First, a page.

The family


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Functionalists view on the family - PARSONS

Functionalists Roles of the Family – Parsons

The Functionalist Talcott Parsons sees two main functions that the family performs these are:

· The primary socialisation of children
Parson argues that every individual must internalise the norms and values of society. He said it is the family that moulds the child’s personality to fit the needs of society, producing children who are committed to shared norms and values and who have a strong sense of belonging to society

· The stabilisation of adult personalities
Adults need emotional security, which is given by partners in a marriage, and they also need a source of release from the stresses and strains of daily life, which they get from being able to indulge in childish behaviour when playing with their children.
This ‘stabilisation’ is often referred to as the ‘warm bath theory’.

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Other functions of the family

Other functions of the family;

· The family is an important agent of social control. It defines what is socially acceptable behaviour. The family also allow individuals to know the difference between right and wrong backed up by positive and negative sanctions.

· The family also has a number to economic functions. It provides children with economic support. The family provides the economy with workers and they are also a central unit of economic consumption.

· Marriage is also regarded as important, and reproduction is an essential function because the family provides new members of society to replace those that have died.

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Critisisms of the functionalists

Criticisms of the Functionalists

· Functionalist’s theories tend to focus on the positive functions of the family and give little consideration to its disadvantages. I.e. Feminists emphasise the male dominated nature of the traditional family.

· Functionalists assume that the family is of equal benefit to everyone. But Marxists argue that society is shaped by the needs of the capitalist economy and that the family exists to serve these needs rather than those of its members.

· Functionalists fail to consider the viability of alternatives to the family

· Many functionalists, particularly Parsons, do not consider the diversity of family types. Even within one society, there are variations based on class, region, ethnicity, religion etc.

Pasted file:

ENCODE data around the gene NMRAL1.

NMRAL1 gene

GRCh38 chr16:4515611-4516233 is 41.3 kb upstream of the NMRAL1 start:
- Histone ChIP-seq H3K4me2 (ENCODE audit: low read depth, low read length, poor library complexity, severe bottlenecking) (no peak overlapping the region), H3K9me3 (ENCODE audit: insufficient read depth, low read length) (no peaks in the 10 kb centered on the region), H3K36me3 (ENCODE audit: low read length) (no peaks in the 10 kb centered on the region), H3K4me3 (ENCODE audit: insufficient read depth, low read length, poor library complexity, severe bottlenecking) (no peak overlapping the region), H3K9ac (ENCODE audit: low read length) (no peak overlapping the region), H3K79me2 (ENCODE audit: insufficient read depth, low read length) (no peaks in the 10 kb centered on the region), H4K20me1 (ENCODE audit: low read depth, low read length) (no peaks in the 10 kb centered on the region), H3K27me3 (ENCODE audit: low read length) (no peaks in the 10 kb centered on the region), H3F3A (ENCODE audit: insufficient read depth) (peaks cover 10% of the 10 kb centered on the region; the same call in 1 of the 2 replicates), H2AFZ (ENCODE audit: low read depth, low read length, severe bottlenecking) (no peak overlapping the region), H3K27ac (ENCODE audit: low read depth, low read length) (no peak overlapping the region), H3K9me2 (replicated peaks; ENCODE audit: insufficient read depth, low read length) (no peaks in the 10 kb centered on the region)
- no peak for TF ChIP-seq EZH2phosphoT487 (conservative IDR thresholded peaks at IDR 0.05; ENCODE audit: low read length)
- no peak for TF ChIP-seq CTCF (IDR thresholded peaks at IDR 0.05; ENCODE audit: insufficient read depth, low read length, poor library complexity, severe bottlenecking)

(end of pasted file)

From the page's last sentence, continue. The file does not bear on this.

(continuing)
· Interpretive sociologists argue that functionalists concentrate too much on the importance of the family for society and ignore the meaning family life has for individuals.

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What is happening to Marriage?

· There is a decline in first marriages

· But there has been an increase in remarriages

· The average age at which people get married is increasing


· Living together is no longer seen as ‘living in sin’

· Two thirds (67%) of the British public now regard cohabitation as acceptable, even when the couple have no intention in getting married.

Marriage Patterns for African-Caribbean’s

· Only 39% of British born African-Caribbean adults under 60 are in a formal marriage compared to 60% of white adults

· This group is more likely than any other to inter-marry

· Only one quarter of Caribbean children live with two black parents.

· There is also a tradition of women living independently from their children’s father

· Consequently half of Caribbean families with children are now single parents.

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Divorce Patterns

· There has been an increase in divorce rates

· From 1971 to 1996 the number of divorces has more than doubled.

Patterns in Marriage and Divorce

Feminist sociologists see the trends as a sign of the lack of satisfaction provided by traditional patriarchal marriage, with individuals seeking alternative types of relationships and living arrangements.

New Right thinkers have seen the trends as a sign of the breakdown of the family and have argued for a return to ‘traditional values’. They suggest that because of the easy availability of divorce, people are no longer as committed to the family as they were in the past.

Changes in legislation which have made divorce easier but also social changes in which the law reflect are seen as the main causes of the increase in divorce rates.

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Why else has marriage changed?

Growing Secularisation

Secularisation refers to the declining influence of religious beliefs and institutions. Goode and Gibson argued that secularisation has resulted in marriage becoming less of a sacred, spiritual union and more a personal and practical commitment.

Changing Social Attitudes

Divorce has become more socially acceptable and there is less social disapproval and stigma attached to divorces. As a result of this people are less afraid of the consequences of divorce and are more likely to end an unhappy marriage.

Functionalists such as Parsons and Fletcher argue that the increased value of marriage may have caused a rise in marital breakdown. As people expect and demand more from a marriage and expect it to be perfect. Fletcher argues that a relatively high divorce rate may be indicative not of lower but of higher standards of marriage in society.

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